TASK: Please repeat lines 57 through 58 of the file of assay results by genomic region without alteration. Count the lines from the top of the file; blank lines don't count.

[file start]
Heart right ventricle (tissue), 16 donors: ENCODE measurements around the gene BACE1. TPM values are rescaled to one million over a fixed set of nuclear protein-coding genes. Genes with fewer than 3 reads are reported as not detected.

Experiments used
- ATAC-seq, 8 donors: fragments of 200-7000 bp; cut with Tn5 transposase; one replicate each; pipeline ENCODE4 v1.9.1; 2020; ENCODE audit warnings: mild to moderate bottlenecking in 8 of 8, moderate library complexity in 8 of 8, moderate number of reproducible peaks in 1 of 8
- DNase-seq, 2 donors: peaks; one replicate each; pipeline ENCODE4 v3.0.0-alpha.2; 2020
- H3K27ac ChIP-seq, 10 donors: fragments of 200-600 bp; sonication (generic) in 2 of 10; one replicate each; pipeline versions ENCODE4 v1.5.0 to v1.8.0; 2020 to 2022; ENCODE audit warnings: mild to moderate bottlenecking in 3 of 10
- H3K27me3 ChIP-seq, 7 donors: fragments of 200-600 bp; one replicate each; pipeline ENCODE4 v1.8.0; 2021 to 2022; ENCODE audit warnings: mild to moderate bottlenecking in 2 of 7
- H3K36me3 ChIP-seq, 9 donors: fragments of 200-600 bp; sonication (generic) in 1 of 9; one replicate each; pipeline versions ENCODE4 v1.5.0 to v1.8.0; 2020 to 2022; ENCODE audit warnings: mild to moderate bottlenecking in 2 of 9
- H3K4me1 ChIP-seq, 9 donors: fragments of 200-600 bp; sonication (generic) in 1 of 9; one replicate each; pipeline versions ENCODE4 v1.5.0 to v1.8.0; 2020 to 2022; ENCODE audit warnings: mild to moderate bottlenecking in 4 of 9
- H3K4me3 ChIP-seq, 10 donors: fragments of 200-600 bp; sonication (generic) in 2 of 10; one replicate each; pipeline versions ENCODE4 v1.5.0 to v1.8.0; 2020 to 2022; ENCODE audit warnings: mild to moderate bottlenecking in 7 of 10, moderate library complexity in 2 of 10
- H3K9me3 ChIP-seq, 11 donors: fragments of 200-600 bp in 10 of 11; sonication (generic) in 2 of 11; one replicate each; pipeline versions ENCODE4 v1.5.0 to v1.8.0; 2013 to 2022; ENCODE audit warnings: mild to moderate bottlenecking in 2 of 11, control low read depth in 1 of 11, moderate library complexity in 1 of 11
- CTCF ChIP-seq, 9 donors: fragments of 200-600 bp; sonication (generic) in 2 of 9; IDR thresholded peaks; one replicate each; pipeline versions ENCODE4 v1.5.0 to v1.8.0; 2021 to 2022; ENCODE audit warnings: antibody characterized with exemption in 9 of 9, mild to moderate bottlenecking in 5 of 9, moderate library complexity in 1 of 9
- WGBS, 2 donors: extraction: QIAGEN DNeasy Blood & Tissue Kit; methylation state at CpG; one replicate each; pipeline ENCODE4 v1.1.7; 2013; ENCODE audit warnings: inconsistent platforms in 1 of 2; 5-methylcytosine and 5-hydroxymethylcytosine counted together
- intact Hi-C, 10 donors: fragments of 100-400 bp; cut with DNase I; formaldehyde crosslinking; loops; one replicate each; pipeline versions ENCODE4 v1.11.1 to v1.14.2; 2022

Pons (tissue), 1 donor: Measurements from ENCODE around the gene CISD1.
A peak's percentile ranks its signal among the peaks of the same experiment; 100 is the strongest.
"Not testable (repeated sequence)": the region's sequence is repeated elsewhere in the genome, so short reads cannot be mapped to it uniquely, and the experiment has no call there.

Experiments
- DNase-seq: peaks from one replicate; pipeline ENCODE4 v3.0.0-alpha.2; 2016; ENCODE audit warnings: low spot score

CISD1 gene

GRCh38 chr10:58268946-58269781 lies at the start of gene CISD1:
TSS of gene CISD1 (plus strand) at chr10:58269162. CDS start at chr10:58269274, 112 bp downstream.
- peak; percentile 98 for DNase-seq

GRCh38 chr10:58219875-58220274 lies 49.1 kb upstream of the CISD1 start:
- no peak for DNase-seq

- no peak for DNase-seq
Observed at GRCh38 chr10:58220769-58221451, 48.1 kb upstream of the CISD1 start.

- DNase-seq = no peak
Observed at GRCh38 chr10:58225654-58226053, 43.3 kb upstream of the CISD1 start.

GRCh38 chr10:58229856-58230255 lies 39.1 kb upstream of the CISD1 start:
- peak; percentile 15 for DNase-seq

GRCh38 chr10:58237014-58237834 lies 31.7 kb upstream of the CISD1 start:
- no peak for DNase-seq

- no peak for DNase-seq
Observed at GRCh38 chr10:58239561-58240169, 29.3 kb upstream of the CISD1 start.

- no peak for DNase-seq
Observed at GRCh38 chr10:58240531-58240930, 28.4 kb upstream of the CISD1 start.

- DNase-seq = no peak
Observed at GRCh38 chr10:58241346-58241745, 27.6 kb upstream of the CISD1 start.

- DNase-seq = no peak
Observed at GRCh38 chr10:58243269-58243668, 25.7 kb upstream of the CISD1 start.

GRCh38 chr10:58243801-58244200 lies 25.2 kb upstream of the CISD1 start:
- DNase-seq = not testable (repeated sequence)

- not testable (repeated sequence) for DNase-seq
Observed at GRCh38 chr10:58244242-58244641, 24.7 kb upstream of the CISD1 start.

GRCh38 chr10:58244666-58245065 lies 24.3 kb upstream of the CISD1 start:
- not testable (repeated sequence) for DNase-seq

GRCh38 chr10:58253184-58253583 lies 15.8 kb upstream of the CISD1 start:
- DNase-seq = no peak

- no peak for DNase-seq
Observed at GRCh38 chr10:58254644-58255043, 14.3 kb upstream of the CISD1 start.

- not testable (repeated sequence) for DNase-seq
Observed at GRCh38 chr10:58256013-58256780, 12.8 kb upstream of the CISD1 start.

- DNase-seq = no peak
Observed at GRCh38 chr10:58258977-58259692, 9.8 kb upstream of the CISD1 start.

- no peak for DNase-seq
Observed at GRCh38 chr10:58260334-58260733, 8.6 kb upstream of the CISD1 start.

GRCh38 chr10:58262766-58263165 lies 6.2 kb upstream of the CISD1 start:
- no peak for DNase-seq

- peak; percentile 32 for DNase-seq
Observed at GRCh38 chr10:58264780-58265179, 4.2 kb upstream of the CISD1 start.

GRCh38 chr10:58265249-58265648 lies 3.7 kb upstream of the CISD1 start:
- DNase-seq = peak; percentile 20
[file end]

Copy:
GRCh38 chr10:58262766-58263165 lies 6.2 kb upstream of the CISD1 start:
- no peak for DNase-seq